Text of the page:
2004
Volume 88, Issue 2
  • ISSN: 0025-9454
  • E-ISSN: 1876-2816

Abstract

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In this study we described differences in the prevalence of depressive symptoms among first and second generation Turkish and Moroccan migrants and Native Dutch. Furthermore, we scrutinized to what extent differences in socio-cultural integration are related to differences in the prevalence of depressive symptoms. Hypotheses are tested using the NEtherlands Longitudinal Lifecourse Study (NELLS). Results show that first and second generation Turkish migrants and first generation Moroccan migrants experience more depressive symptoms than Native Dutch. For migrants, maintaining weak and strong ties with native Dutch is related to less symptoms of depression. Ethnic and national identification protect against depressive symptoms. Living according to Islamic rules is not related to depressive symptoms. We did not observe that bicultural migrants – migrants who have strong ethnic and national identifications and migrants who maintain social relationships with ethnic ingroup members and with native Dutch – experience more depressive symptoms. Differences in socio-cultural integration hardly explain differences in depressive symptoms among first and second generation Turkish and Moroccan migrants.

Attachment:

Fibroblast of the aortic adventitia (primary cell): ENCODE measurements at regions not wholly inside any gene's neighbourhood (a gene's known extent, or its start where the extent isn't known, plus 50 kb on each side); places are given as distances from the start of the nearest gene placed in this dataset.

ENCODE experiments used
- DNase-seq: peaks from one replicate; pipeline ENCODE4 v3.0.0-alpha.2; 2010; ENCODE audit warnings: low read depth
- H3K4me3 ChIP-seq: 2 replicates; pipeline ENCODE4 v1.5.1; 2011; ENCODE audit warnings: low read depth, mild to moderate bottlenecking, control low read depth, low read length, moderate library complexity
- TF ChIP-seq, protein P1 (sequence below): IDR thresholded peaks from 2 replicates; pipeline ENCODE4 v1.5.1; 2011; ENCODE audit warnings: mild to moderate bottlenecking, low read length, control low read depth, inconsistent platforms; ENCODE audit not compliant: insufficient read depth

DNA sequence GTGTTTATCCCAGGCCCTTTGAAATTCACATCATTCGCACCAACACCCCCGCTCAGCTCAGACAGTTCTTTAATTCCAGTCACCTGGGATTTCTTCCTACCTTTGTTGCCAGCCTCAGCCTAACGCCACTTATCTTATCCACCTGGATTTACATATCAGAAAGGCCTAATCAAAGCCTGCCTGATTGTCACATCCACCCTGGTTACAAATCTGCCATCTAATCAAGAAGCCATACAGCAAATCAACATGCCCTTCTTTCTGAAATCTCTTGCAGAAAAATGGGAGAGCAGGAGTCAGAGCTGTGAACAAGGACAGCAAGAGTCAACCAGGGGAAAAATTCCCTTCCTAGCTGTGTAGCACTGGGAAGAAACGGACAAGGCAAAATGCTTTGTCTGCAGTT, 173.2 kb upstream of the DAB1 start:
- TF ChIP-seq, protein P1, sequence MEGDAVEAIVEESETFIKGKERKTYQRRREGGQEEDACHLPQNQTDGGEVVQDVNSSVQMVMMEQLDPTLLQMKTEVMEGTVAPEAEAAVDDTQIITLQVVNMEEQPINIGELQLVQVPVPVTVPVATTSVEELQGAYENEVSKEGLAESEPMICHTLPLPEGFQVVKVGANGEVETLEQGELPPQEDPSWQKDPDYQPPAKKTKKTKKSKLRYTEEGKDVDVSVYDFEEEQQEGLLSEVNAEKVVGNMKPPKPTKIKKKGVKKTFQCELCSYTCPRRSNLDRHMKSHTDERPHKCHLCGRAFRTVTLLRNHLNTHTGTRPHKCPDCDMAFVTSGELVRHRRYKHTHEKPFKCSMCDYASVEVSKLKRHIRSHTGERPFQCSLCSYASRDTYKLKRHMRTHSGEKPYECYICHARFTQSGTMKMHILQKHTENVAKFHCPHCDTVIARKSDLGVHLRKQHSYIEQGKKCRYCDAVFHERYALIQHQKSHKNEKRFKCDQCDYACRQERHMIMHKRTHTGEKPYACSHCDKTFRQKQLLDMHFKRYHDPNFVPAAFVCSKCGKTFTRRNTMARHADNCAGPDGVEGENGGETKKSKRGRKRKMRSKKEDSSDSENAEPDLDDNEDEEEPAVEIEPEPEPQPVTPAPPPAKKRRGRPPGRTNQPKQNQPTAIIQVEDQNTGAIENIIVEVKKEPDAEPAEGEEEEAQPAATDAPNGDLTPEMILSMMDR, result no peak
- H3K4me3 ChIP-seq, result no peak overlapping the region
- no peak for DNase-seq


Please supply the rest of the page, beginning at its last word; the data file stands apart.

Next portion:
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/content/journals/10.5117/MEM2013.2.ZWAN
2013-04-01
2021-06-14
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http://instance.metastore.ingenta.com/content/journals/10.5117/MEM2013.2.ZWAN
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  • Article Type: Research Article

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